Is Depression Commonly Seen in Injured Workers?

April 29, 2022

depressed worker

A catastrophic injury could bring physical suffering, serious depression, or other mental injuries. Depression is often life-changing, and its effects can be devastating.

It is not uncommon for people who experience a workplace injury to refrain from looking into Workers’ Compensation for a mental health condition. Getting back to work is usually the priority. Moreover, depression is often hidden due to a fear of criticism, a lack of understanding, not knowing if compensation is possible, or all of the above.

Quite often, people do not consider depression a mental injury. As a result, they try to avoid dealing with it, and that is where the danger lies. Depression affects your everyday life: work, activities, relationships, etc. It is difficult coming face to face with depression.

Data from the Medical Expenditure Panel Survey 2000-2006 states that people injured at work are more likely to suffer from depression than people with non-work-related injuries. The report uses research data to suggest that people with work-related injuries are more likely to suffer a more extensive range of mental health consequences than people injured outside of work.

A work injury, much like loss, has multiple factors leading to depression. Suffering from a temporary or permanent disability from a work injury is an unexpected life-changing event. Having to readjust to your daily routine can be overwhelming, especially for someone who is routinely active. Reduced earnings is a major change as well. This can easily affect a person’s mood and overall happiness.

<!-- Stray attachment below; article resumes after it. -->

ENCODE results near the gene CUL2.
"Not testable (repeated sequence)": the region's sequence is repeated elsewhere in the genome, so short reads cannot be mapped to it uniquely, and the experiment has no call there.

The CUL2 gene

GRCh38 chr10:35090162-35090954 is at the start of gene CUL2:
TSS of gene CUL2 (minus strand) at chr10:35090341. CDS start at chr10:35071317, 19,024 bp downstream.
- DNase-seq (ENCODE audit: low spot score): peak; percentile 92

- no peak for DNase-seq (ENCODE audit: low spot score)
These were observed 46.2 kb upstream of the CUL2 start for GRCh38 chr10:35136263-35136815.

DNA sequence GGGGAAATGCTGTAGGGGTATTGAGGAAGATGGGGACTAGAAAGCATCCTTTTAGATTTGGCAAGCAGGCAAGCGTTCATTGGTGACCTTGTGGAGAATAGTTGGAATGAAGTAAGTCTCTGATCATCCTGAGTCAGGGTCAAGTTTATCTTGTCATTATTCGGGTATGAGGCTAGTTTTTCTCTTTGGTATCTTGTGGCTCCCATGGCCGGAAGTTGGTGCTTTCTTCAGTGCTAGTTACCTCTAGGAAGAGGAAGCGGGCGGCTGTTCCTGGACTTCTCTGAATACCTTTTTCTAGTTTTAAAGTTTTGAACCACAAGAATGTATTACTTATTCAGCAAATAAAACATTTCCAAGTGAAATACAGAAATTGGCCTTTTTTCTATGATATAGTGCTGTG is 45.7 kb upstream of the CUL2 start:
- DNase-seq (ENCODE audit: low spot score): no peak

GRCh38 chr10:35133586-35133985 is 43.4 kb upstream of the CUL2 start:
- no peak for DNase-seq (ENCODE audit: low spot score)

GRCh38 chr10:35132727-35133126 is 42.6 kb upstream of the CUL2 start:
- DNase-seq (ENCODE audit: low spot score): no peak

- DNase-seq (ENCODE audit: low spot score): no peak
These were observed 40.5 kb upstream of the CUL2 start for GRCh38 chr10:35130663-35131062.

Having to bear the costs of treatment only adds fuel to the flame. Another problem is that many people either take a long time to return to work or never return. This can cause a person to lose a feeling of self-worth. Missing work for some people can also cause them to lose their sense of belonging.

What Are the Symptoms of Depression?

Emotionally, a person may experience sadness, anger, guilt, anxiety, irritability, or any combination of the aforementioned symptoms. Physical symptoms of depression include:

  • Tiredness.
  • Slow speech or movement.
  • Sleep deprivation.
  • Change in weight or appetite.
  • Constipation.
  • Random aches and pains.

A person may also experience changes in behavior, such as the following:

  • Avoiding family and friends.
  • Difficulty in functioning at work or any place that requires energy and concentration.
  • Difficulty in making decisions or thinking clearly.
  • Inability to maintain concentration or memory.

What Should You Do if You Are Suffering From a Traumatic Work Injury?

After reporting it to your employer and filing your claim for Workers’ Compensation, you should see a doctor. Your doctor may recommend a mental health professional who can help treat you, prescribe an antidepressant, or suggest sources for self-help. Above all, a doctor can help you document treatment. You may have to see a company-approved doctor following a workplace accident.

Who Qualifies for Workers’ Compensation Benefits?

Depression is a mental injury. Laws governing Workers’ Compensation for mental injuries vary from state to state but may be covered. Nevertheless, there are basic requirements of eligibility to receive Workers’ Compensation benefits.